Founded in the 1960s, Afrobeat is a fusion of West African musical genres (Yoruba, highlife, funk, jazz, soul, etc.) with a focus on chanting vocals, complex interlocking rhythms, and percussion. It was popularized in Nigeria and beyond by Fela Kuti in the 1970s.

What is Afrobeats? Afrobeats is a sound that originates in West Africa. It is an eclectic mix of genres (i.e. hip hop/house/jùjú/ndombolo/r&b/ska). Although often confused with Afrobeat, it is not the same. Who is Seun Kuti? When performing Afrobeat. Afrobeat originated in Nigeria at the end of the 1960s, when Fela and his drummer Tony Allen experimented with various contemporary music styles of the period. Kuti was influenced by many different genres, including highlife and fuji, as well as by Yoruba vocal styles, rhythm and instruments.[1][2][3] At the end of the 1950s, he left Nigeria to study at London’s School of Music, where he was introduced to jazz. Returning to Lagos in 1969, he played a mixture of highlife and jazz, but without any commercial success.[4] In 1969, he went on a tour of the United States with his band, where he met singer and ex-Black Panther Sandra Smith, who introduced him to many of the writings of African-American activists, including those of Malcolm X. As a result of his frequent visits to Smith’s house, he began to rethink his music. Smith would keep him up to date on current events, and he would teach her about African culture.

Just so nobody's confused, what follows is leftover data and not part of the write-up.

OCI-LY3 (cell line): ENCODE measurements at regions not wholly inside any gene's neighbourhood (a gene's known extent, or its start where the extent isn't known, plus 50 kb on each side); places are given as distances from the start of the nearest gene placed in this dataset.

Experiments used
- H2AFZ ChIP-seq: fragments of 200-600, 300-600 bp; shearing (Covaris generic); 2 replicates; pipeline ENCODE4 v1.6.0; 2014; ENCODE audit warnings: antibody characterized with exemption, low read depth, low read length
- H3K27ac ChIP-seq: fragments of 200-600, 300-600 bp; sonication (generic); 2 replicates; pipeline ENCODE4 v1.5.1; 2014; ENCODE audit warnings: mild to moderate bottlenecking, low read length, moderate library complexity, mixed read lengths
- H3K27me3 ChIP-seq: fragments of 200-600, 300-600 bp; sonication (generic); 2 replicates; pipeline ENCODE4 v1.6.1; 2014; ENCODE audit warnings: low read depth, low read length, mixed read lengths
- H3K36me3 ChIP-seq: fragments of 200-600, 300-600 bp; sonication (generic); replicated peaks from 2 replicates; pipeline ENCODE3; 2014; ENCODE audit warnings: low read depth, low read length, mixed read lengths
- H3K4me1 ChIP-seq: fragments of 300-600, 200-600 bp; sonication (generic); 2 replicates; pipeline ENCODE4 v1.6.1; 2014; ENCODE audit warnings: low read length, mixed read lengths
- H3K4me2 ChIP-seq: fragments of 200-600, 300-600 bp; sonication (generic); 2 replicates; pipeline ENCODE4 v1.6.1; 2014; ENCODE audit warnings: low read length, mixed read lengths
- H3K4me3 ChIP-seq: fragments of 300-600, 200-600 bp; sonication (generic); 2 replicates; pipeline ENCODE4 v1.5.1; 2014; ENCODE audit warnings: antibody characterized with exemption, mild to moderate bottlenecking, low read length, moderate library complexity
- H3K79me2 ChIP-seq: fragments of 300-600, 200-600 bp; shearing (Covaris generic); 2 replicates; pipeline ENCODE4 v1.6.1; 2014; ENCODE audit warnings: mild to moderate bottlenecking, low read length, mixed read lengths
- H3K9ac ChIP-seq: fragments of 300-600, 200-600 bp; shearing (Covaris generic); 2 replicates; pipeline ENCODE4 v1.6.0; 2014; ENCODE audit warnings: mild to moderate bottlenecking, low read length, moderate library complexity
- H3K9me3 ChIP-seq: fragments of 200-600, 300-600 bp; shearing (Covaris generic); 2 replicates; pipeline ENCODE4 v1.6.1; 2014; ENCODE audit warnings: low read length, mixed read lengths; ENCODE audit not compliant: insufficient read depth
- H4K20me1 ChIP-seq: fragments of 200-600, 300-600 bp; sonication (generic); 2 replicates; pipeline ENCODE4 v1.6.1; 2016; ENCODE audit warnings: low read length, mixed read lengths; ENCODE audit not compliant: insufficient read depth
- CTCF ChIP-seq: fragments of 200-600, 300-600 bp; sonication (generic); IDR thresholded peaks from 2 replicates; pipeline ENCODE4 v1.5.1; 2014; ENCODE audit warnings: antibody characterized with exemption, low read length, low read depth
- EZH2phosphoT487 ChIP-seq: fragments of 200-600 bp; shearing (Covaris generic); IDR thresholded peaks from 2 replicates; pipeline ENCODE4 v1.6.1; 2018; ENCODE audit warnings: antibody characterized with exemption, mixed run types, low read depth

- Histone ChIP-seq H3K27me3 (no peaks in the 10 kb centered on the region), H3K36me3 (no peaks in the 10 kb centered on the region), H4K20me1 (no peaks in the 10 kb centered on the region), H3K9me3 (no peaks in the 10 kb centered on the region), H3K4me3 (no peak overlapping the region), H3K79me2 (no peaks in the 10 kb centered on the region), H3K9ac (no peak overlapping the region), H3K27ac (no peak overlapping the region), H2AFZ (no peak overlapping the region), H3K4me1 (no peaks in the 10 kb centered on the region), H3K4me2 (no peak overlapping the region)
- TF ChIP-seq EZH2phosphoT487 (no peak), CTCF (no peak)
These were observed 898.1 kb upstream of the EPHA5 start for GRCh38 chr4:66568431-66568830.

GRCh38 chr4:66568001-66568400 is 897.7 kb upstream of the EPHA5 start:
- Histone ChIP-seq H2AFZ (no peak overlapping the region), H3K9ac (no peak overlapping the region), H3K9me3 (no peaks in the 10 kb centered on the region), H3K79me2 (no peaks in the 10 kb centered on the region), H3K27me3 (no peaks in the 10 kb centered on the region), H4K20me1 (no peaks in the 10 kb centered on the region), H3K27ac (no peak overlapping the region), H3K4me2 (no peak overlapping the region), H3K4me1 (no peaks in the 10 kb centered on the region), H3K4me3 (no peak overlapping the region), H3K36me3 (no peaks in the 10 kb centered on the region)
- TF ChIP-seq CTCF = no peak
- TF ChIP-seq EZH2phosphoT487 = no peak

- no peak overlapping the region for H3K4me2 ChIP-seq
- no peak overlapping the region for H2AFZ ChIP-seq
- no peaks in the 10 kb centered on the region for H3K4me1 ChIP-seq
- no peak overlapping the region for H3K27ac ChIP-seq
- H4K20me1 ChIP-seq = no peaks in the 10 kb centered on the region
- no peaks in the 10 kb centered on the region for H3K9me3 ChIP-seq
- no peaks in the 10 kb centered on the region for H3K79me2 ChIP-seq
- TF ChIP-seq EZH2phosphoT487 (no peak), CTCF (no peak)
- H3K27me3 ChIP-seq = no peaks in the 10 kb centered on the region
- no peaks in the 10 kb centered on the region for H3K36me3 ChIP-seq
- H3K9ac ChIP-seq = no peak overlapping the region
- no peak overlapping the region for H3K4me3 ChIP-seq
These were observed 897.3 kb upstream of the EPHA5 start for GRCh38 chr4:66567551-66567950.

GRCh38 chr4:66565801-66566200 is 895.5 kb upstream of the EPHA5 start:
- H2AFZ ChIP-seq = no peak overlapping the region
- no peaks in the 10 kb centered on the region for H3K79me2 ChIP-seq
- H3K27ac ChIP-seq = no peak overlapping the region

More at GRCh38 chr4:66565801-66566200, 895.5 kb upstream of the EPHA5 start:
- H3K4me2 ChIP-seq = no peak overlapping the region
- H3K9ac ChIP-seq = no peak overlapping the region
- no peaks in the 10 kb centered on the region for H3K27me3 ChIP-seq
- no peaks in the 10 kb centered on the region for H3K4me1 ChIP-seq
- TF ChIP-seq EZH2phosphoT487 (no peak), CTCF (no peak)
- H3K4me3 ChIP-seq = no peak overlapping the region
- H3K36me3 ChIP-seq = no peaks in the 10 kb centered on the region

Jazz musicians have long been drawn to Afrobeat, from Roy Ayers of the 1970s and Randy Weston of the 1990s, who collaborated on albums such as ‘Africa: centre of the world’ by Roy Ayers (Polydore, 1981). In 1994, the American saxophonist Branford Marsalis used samples of Fela’s ‘Beasts of no Nation’ on his album ‘Buckshot leFonque’. The influence of Afrobeat on important [according to whom?] producers and musicians, including Brian Eno, David Byrne, and Fela Kuti, has been well-documented. Eno and Fela collaborated on the 1980 album ‘Remain in Light’ by the Talking Heads, which introduced polyrhythmic afrobeat to Western music. The new generation of DJs/musicians of the 2000s, who are in love with both ‘Kuti’s music and other rare releases, compilations/remixes of these recordings and re-introduced the genre to a new generation of listeners and afropop/ groove fans.

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